I am recovering from a situation where being wrong, stuffing up and failing are the worst thing that could ever happen to me—a problem almost entirely in my head. I would make a mistake and be so paralysed with fear that I would try to cover my tracks, hide from those I was accountable for, and get super sneaky.

I thought making a mistake meant I was untrustworthy, stupid and disappointed. It turns out that it wasn’t stuffing up that was those things; it was all the rubbish that followed. So how did I turn it around? How do I stuff up now and bounce back? I’m glad you asked because I will tell you all about it. I call it stuffing up in style, and you, too, will be an expert. Let’s roll.


Fess up quickly.


A big part of my problem was trying to avoid having to tell anyone I’d made a mistake. No matter the size, if I could hide it and have it never see the light of day, that would be my ultimate. But these things have a way of building up importance when hidden in the closet and never really go away. So it was time I stopped doing that.

I get it over with quickly, like ripping off a band-aid now. I go straight to whomever I am accountable and say, ‘I stuffed up; this went wrong and here’s how I’m trying to fix it’. For example, ‘I accidentally spray painted the house, what can I say I just missed, and I’ve spoken to someone about repainting it’.

Got it? Good! A sorry about that, or my mistake would go a long way too. But don’t waste people’s time making excuses and looking for good reasons. Get to the point and present them with a solution or something of a fix-it. Fess up, and you’ll find that a problem shared is a problem halved.


Look for a solution.


Continuing from the point above, you mustn’t ignore your mistake or crumble into a ball of inefficiency now that you’ve made a mess. I used to work with a girl who got so upset by an error that she would be found sobbing in the corner and was no help to anyone trying to fix the situation. Super annoying. Even more so when you consider that girl was me! I want to kick my butt.

You have to shove aside those feelings of being a big, fat loser and start to find a way around the situation. If you can’t see your way clear of it, seek advice from those around you. Ask like you fessed up earlier, and don’t waffle on. I find something along the lines of “do you have 5 minutes? {proceed if yes} Well, I set fire to the office wheelie bin throwing away candles, it burnt to the ground, and now there’s a big pool of melted plastic on the footpath, any ideas how I could get that removed?”.

Be clear, get to the point, and leave enough of a pause for people to laugh at your most recent exploits. That might be exclusive to me and my tendency to find me in odd situations, but if that’s you, leave the gap. The person will hopefully be able to help you find a solution, and you’re on the way to the bounce back.


You’ve got nothing to be ashamed of, just embarrassed, maybe.


For me, a significant factor of why making a mistake or stuffing it FELT so bad was that I felt ashamed to have done so. I was ashamed of what I thought it meant and what other people would think of me. And you know what? In most cases, it doesn’t matter.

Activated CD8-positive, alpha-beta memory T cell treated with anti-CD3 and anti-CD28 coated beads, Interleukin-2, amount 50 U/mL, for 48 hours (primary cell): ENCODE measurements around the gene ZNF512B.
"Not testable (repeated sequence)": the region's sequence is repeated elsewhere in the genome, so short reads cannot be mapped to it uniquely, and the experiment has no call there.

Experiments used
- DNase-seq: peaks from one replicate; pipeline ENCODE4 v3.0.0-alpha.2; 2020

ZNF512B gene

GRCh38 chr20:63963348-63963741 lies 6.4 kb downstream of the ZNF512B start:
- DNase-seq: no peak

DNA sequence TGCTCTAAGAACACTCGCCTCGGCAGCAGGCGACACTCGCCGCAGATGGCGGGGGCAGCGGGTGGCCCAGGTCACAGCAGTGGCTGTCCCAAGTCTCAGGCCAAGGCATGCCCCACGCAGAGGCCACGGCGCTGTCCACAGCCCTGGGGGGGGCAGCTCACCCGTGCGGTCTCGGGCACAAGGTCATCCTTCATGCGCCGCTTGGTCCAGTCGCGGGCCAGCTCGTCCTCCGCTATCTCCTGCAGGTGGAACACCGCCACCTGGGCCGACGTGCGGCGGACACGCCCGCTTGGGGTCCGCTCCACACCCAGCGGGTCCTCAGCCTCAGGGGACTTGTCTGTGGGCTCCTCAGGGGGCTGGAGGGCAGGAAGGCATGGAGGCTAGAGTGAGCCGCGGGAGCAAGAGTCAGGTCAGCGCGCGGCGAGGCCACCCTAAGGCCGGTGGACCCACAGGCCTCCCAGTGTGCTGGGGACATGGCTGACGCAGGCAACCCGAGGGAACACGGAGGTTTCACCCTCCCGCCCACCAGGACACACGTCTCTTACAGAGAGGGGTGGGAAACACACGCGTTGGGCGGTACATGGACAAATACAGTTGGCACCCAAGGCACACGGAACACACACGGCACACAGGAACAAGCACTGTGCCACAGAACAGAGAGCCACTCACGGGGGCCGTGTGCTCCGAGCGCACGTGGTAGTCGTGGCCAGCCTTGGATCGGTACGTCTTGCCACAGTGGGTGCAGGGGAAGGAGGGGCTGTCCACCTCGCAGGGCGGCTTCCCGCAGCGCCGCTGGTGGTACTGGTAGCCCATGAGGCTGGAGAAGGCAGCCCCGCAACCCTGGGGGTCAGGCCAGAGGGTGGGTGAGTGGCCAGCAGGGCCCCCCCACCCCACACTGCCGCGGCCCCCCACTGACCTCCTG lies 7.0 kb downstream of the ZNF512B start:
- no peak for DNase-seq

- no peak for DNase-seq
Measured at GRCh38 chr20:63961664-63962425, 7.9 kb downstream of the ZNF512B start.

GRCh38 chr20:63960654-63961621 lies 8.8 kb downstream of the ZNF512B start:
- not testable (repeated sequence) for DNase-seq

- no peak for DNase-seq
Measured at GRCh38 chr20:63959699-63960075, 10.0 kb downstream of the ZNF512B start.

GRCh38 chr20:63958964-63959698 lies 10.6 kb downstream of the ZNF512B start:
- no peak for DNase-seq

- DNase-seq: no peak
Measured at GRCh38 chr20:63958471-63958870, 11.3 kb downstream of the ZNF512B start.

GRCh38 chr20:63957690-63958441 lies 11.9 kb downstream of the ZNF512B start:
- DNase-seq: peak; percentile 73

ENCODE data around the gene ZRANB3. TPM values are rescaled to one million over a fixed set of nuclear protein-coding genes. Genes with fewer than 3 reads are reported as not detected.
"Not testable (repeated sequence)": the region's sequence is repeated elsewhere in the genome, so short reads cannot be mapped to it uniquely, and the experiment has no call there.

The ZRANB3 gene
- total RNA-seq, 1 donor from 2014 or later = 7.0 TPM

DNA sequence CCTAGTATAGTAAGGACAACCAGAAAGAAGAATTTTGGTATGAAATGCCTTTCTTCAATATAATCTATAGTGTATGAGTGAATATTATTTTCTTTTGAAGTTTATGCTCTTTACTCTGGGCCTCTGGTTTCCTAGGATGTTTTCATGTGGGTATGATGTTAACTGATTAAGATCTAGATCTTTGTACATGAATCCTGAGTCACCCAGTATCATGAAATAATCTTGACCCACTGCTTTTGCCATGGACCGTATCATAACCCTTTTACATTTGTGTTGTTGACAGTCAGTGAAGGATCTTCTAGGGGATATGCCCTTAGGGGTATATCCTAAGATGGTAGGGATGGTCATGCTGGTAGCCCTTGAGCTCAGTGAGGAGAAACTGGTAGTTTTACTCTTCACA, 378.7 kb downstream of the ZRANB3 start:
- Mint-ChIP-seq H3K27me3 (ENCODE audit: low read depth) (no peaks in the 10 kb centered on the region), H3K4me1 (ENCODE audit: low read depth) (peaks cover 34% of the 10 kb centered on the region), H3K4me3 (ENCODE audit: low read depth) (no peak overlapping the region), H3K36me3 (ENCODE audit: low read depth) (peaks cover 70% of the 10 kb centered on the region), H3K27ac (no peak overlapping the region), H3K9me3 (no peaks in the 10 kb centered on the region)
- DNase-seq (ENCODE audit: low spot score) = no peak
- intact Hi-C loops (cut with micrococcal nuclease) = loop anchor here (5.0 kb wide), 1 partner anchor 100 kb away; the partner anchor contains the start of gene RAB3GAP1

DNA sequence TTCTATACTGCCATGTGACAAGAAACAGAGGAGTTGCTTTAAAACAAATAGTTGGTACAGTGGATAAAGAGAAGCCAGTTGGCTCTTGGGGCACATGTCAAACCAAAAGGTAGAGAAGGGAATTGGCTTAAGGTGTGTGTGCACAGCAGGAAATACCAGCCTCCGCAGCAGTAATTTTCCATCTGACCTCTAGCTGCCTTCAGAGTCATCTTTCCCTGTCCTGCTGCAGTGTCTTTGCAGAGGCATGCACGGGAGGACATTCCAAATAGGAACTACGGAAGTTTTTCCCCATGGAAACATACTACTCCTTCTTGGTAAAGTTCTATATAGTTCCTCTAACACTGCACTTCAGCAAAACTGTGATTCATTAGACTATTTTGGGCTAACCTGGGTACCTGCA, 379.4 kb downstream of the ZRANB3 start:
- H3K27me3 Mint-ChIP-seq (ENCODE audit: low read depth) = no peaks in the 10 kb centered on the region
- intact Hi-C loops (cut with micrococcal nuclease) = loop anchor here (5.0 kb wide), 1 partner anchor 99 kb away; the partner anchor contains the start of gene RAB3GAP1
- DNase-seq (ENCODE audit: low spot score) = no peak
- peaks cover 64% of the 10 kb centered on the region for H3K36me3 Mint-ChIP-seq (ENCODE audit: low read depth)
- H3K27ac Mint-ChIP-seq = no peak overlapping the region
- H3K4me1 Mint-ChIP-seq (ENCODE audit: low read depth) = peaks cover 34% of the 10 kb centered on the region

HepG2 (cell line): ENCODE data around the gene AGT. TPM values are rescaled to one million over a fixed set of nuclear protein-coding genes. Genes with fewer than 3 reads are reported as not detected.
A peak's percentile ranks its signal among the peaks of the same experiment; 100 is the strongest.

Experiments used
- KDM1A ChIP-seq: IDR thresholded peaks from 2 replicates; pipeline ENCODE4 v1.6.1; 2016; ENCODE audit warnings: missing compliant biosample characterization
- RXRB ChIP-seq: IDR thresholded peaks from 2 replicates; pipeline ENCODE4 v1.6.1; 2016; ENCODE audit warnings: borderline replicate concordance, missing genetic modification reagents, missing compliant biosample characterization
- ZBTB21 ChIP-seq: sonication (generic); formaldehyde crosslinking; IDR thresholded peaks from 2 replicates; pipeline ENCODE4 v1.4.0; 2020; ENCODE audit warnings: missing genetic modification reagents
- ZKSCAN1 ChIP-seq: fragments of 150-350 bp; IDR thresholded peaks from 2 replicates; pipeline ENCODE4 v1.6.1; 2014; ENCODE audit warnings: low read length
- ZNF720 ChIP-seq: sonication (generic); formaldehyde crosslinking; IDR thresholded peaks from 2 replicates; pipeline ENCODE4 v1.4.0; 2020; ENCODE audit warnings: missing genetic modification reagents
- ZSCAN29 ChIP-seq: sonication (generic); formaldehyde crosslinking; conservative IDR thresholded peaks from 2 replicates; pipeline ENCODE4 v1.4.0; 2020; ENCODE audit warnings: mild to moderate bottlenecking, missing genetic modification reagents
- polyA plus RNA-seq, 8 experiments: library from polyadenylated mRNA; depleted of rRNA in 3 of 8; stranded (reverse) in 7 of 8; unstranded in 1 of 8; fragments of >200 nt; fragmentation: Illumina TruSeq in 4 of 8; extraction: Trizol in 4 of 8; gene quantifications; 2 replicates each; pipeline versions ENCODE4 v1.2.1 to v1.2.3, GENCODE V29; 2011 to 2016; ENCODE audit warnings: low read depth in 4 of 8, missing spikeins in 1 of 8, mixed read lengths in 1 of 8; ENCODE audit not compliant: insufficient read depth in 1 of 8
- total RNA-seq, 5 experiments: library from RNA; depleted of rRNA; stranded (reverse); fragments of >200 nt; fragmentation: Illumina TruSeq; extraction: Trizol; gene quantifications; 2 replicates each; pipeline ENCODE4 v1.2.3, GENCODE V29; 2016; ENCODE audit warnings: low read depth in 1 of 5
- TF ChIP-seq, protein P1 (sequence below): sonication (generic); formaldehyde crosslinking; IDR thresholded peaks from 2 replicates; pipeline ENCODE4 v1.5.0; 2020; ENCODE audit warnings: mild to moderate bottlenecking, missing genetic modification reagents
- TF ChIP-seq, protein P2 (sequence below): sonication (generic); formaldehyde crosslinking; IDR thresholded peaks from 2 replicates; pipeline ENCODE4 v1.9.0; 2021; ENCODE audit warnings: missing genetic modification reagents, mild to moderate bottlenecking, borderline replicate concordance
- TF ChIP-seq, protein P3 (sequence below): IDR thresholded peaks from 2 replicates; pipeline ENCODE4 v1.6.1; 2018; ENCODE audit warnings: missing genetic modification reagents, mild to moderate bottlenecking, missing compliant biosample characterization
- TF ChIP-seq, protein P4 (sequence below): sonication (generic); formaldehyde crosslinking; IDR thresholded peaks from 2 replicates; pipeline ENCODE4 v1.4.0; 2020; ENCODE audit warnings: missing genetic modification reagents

Sure it matters if you forgot to send an essential document to your boss or left your significant parcel on the roof of your car. But there’s nothing you can do about it, AND it doesn’t mean anything about you. You just messed up. How you come back from this says WAY more about you. Promise.


Recovery is everything.


You’ve seen those events where the runner gets the horrible start or the figure skater stacks it, yes? Well, just like them, it’s how you recover that matters. So will you stand up, dust yourself off and get the job done or join past Suger in the corner bawling her eyes out? I recommend the former, by the way.

So get to work on the solution, leave your massive failure behind you and move on. You’ve seen all those motivational quotes about being knocked down 50 times and standing up 51 and others in that ilk, right? Well, this is that. No one remembers that you fell after a while, only that you got back up.

So get one with it. Laying sprawled on the pavement is never a good look. And you might get stood on.


What’s the takeaway?


When I say takeaway, I don’t mean what’s for dinner. I mean, what’s the lesson you learnt from this little faceplant? Was it to check the destination city before booking flights instead of winging it and sending important folks flying all over the country? Or having an auto-check for spelling before you ship?

Sometimes the lesson isn’t as easy to see as those examples. It might be something like, don’t serve food from the fridge that might be off to guests. But, whatever the lesson, take it and run with it. And you know, do your best not to do it again. For me, life is about learning stuff and moving on.

If you don’t learn your lessons, it’s incredible how often you repeat the same mistake repeatedly, but it will escalate until it can no longer be ignored. And that, my friends, is hard to come back from. So learn it while it’s small. Don’t wait for it to build up steam. You’d much instead meet the plastic toy version head-on than the bullet train. Right?




how to make a mistake stuff up bounce back


And that my friends are on my list! How to stuff up like a boss and recover quickly. It’s taken years and lots of practice to share this here, so you’re welcome. Tell me the best stuff up you’ve ever made! Bonus points for funny ones. And I don’t have to share mine because every example in this post has happened to me. Every. Single. One. I’m the queen of the stuff up—all hail.

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